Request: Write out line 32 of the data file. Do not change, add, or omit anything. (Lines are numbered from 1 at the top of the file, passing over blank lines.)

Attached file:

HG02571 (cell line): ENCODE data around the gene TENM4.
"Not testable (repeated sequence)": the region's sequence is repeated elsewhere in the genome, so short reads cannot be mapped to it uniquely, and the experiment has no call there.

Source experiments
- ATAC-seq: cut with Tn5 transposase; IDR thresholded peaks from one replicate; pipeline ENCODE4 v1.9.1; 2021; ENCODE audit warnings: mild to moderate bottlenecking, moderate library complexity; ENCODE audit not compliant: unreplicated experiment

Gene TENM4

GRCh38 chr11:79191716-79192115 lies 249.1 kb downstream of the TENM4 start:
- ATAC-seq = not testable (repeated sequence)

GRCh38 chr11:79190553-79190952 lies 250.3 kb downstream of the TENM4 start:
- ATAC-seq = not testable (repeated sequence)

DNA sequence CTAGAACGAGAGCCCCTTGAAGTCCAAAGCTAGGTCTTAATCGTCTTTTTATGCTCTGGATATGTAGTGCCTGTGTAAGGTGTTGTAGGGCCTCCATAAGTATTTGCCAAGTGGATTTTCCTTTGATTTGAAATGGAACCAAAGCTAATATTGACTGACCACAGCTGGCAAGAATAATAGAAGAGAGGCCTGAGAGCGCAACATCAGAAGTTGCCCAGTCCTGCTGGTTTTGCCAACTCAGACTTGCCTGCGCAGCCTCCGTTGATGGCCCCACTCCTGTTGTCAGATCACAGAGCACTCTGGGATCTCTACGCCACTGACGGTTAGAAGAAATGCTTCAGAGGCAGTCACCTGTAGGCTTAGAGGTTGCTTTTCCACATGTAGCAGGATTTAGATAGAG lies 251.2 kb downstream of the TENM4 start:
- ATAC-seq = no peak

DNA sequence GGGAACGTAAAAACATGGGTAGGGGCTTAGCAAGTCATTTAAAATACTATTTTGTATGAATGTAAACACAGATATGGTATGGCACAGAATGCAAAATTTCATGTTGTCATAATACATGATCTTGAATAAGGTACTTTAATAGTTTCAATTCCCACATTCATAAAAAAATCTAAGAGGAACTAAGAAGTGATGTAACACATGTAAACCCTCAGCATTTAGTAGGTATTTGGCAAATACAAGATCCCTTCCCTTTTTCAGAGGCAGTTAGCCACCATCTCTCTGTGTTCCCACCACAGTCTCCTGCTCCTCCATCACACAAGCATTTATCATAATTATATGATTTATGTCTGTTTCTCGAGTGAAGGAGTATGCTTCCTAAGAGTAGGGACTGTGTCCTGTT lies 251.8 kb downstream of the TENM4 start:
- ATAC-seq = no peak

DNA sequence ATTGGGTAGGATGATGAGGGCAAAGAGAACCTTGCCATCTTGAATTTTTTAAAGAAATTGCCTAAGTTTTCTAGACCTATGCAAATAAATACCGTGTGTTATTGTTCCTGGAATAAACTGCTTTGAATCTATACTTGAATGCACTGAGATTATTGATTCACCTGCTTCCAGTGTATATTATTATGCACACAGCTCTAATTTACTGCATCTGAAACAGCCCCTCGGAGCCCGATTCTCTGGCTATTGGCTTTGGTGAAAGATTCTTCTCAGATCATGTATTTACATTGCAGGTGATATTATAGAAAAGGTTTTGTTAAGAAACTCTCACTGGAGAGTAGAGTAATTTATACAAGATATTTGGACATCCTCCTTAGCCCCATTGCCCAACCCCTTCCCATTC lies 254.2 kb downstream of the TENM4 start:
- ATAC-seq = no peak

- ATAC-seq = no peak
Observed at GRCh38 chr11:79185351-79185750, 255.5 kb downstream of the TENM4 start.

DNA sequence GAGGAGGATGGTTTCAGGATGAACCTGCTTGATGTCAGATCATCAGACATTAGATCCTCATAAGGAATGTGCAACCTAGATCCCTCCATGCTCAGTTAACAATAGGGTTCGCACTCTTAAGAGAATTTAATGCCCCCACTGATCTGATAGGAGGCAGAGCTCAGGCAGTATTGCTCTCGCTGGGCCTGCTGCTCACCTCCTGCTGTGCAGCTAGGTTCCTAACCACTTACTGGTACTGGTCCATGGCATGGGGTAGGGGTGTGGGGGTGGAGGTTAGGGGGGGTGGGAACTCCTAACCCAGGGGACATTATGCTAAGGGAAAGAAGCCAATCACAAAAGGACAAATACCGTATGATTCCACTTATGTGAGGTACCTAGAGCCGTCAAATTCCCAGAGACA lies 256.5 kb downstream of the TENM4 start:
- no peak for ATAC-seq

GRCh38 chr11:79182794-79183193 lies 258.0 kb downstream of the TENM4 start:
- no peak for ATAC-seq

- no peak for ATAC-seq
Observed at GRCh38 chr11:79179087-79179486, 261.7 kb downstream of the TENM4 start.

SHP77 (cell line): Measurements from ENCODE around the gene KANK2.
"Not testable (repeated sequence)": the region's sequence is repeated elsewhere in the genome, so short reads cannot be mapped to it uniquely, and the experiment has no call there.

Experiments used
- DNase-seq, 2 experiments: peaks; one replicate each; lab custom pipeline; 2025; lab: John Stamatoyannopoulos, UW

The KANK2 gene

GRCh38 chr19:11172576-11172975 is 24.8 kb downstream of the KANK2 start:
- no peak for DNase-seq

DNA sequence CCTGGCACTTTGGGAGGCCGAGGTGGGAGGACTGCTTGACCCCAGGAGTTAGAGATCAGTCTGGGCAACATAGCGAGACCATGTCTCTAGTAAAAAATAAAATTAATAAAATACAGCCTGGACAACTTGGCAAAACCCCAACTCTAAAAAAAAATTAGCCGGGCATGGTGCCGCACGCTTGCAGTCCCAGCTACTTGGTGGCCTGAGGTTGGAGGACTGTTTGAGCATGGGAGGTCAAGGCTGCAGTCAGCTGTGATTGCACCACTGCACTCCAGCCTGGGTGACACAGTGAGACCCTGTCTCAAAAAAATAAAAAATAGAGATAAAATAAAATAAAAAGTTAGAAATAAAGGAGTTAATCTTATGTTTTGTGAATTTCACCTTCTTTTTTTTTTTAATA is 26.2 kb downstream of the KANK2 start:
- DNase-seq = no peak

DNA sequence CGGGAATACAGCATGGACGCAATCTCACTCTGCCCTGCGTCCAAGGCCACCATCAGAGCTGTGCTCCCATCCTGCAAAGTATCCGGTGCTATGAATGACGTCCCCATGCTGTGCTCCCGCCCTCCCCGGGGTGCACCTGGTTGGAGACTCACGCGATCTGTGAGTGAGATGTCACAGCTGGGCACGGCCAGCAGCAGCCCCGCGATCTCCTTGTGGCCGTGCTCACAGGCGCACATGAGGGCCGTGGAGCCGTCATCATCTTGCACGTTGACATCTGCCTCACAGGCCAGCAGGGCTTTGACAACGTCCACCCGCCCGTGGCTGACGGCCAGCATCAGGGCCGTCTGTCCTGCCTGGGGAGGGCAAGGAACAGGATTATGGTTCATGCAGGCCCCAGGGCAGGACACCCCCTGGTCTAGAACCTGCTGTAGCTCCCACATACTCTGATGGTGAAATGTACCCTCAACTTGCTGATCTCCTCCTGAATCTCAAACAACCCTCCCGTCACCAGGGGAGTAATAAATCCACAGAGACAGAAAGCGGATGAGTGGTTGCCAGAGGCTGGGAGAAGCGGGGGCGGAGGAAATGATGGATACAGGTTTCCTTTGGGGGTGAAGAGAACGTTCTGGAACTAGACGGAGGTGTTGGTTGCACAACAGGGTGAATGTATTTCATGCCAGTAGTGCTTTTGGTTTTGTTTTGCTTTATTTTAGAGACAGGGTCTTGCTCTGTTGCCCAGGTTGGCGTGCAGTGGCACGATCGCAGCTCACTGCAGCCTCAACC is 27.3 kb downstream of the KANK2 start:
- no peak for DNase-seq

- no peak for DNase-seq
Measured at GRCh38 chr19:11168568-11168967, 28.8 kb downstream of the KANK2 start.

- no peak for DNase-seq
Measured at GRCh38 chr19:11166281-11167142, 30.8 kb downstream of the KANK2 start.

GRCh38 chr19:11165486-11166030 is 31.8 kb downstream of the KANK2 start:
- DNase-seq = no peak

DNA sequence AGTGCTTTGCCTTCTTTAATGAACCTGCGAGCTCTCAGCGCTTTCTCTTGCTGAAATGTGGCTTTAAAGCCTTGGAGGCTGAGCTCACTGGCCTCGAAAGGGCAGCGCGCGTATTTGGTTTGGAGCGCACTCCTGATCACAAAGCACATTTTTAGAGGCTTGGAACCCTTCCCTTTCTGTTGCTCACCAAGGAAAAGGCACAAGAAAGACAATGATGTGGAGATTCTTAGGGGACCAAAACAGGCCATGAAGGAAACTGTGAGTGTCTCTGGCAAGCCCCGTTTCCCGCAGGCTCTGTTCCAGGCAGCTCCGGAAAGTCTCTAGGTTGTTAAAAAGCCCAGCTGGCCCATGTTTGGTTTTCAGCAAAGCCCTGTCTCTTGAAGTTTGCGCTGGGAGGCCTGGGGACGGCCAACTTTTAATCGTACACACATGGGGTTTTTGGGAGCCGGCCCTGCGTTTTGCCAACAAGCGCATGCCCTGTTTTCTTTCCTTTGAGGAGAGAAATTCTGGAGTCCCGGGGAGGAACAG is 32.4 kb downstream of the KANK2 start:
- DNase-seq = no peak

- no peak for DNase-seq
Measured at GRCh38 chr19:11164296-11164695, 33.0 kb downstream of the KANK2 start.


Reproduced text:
- DNase-seq = no peak